Ori Rotstein

MD, MSc

Director, Keenan Research Centre for Biomedical Science

Biography

Dr. Ori Rotstein is the Director of the Keenan Research Centre for Biomedical Science. He is also a Professor and Associate Chair of the Department of Surgery at the University of Toronto, as well as the Surgeon-in-Chief at St. Michael’s Hospital. He is a practicing Trauma and General Surgeon with a research interest in understanding how traumatic injury leads to alterations in the immune response of patients such that these individuals are at high risk of developing organ injury and death. He uses these insights into the mechanisms of disease to generate novel therapeutic approaches to preventing poor outcome in these patients. His work spans the “bench to bedside” continuum, wherein he investigates cellular and animal models with a view to translating these to novel therapies in humans. This translational research has led to the investigation of the use of additives in resuscitation fluids in patients sustaining such injuries.

Dr. Rotstein is an acknowledged expert in the management of intraabdominal infection and inflammation. He is the former Director of the Institute of Medical Science, University of Toronto, the postgraduate arm of the Faculty of Medicine at the University of Toronto from 2001-2011 that was responsible for graduate training programs for more than 500 MSc/PhD students. In 2012, the Institute of Medical Science honoured him with an annual lecture ‘The Ori D. Rotstein Lectureship in Translational Research’. He is a member of several prestigious medical societies including the Society of University Surgeons, the American Surgical Association, and the American Society for Clinical Investigation. He is a Past President of the Surgical Infection Society and has contributed significantly to the activities of the American College of Surgeons through his participation on the Program Committee, Surgical Forum Committee, and the Scholarship Executive Committee.

Recent Publications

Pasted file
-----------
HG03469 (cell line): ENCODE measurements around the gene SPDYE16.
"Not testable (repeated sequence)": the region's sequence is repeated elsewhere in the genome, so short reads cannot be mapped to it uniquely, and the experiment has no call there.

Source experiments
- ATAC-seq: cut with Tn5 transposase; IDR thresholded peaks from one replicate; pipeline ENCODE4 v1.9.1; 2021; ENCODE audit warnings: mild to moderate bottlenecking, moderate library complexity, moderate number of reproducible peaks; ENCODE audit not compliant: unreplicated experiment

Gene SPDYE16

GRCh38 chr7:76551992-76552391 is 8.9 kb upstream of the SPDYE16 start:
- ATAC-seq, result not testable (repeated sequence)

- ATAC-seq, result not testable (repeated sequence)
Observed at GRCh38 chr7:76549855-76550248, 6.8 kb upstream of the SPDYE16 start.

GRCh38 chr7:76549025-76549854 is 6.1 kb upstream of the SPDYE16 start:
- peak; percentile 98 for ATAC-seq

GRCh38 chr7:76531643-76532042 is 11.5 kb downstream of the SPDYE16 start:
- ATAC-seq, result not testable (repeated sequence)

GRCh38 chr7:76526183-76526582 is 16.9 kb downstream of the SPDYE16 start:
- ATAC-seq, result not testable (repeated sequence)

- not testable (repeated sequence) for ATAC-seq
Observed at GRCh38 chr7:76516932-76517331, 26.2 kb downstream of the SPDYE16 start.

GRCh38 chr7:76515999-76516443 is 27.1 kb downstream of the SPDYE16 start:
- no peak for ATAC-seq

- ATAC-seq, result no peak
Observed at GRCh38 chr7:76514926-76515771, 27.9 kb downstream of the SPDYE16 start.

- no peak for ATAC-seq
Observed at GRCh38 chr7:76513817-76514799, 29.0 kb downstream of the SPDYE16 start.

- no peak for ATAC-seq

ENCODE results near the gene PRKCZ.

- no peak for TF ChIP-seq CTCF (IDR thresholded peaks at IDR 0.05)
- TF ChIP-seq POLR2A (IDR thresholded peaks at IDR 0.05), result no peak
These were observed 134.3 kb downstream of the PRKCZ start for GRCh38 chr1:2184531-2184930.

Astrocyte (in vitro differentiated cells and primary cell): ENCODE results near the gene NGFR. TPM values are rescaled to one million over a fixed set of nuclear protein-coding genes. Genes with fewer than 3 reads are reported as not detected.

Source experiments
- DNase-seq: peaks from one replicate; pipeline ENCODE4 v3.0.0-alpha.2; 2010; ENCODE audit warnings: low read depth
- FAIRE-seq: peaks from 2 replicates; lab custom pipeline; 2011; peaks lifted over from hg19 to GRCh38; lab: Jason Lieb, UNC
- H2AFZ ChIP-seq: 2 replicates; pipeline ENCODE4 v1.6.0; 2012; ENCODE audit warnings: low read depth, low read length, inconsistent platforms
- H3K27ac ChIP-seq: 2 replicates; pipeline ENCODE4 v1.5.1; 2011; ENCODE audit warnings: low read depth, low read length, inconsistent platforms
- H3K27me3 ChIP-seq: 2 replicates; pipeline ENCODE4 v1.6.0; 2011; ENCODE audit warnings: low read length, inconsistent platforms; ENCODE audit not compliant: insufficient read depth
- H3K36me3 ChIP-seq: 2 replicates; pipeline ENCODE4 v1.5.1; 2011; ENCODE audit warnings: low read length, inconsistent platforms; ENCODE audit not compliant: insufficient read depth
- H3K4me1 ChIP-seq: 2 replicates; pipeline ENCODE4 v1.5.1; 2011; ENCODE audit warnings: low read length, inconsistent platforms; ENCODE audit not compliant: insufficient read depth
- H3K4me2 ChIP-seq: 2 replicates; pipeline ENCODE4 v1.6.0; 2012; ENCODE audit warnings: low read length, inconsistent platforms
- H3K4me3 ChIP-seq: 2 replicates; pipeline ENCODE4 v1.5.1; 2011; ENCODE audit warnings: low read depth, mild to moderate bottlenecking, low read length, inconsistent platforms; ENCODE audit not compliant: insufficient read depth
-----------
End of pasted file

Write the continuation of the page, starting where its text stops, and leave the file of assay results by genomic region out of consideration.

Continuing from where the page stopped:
1. Rattan, R, Allen, CJ, Sawyer, RG, Askari, R, Banton, KL, Coimbra, R et al.. Percutaneously drained intra-abdominal infections do not require longer duration of antimicrobial therapy. J Trauma Acute Care Surg. 2016; :. doi: 10.1097/TA.0000000000001019. PubMed PMID:26953758 .
  2. Rattan, R, Allen, CJ, Sawyer, RG, Askari, R, Banton, KL, Claridge, JA et al.. Patients with Complicated Intra-Abdominal Infection Presenting with Sepsis Do Not Require Longer Duration of Antimicrobial Therapy. J. Am. Coll. Surg. 2016;222 (4):440-6. doi: 10.1016/j.jamcollsurg.2015.12.050. PubMed PMID:26920994 .
  3. de Mestral, C, Hoch, JS, Laupacis, A, Wijeysundera, HC, Rotstein, OD, Alali, AS et al.. Early Cholecystectomy for Acute Cholecystitis Offers the Best Outcomes at the Least Cost: A Model-Based Cost-Utility Analysis. J. Am. Coll. Surg. 2016;222 (2):185-94. doi: 10.1016/j.jamcollsurg.2015.10.015. PubMed PMID:26705901 .
  4. de Mestral, C, Rotstein, OD, Nathens, AB. Reply to: "Early Cholecystectomy for Acute Cholecystitis, How Early Should It Be?". Ann. Surg. 2016;263 (4):e59. doi: 10.1097/SLA.0000000000001206. PubMed PMID:26692075 .
  5. Rezende-Neto, JB, Angarita, FA, Rizoli, SB, Rotstein, OD. Modified triple-layer peritoneal-aponeurotic transposition: A new strategy to close the "open abdomen". J Trauma Acute Care Surg. 2015;79 (4):694-7. doi: 10.1097/TA.0000000000000817. PubMed PMID:26402547 .
  6. Hui, S, Levy, AS, Slack, DL, Burnstein, MJ, Errett, L, Bonneau, D et al.. Sphingosine-1-Phosphate Signaling Regulates Myogenic Responsiveness in Human Resistance Arteries. PLoS ONE. 2015;10 (9):e0138142. Epub 2015/9/14. doi: 10.1371/journal.pone.0138142. PubMed PMID:26367262 PubMed Central PMC4569583.
  7. Sawyer, RG, Claridge, JA, Nathens, AB, Rotstein, OD, Duane, TM, Evans, HL et al.. Trial of short-course antimicrobial therapy for intraabdominal infection. N. Engl. J. Med. 2015;372 (21):1996-2005. doi: 10.1056/NEJMoa1411162. PubMed PMID:25992746 PubMed Central PMC4469182.
  8. Tawadros, PS, Powers, KA, Ailenberg, M, Birch, SE, Marshall, JC, Szaszi, K et al.. Oxidative Stress Increases Surface Toll-Like Receptor 4 Expression in Murine Macrophages Via Ceramide Generation. Shock. 2015;44 (2):157-65. doi: 10.1097/SHK.0000000000000392. PubMed PMID:25944793 .
  9. Ailenberg, M, Di Ciano-Oliveira, C, Szaszi, K, Dan, Q, Rozycki, M, Kapus, A et al.. Dynasore enhances the formation of mitochondrial antiviral signalling aggregates and endocytosis-independent NF-κB activation. Br. J. Pharmacol. 2015;172 (15):3748-63. doi: 10.1111/bph.13162. PubMed PMID:25850711 PubMed Central PMC4523333.
  10. Greig, PD, Rotstein, OD. Dr. Bernard Langer - inductee into the Canadian Medical Hall of Fame. Can J Surg. 2015;58 (2):80-2. . PubMed PMID:25799243 PubMed Central PMC4373986.
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Affiliations & Other Activities

  • Scientist, Keenan Research Centre for Biomedical Science of St. Michael’s Hospital
  • Surgeon-in-Chief, Department of Surgery, St. Michael’s Hospital
  • Professor, Department of Surgery, University of Toronto
  • Associate Chair, Department of Surgery, University of Toronto
  • Adjunct Professor, Department of Electrical and Computer Engineering, Ryerson University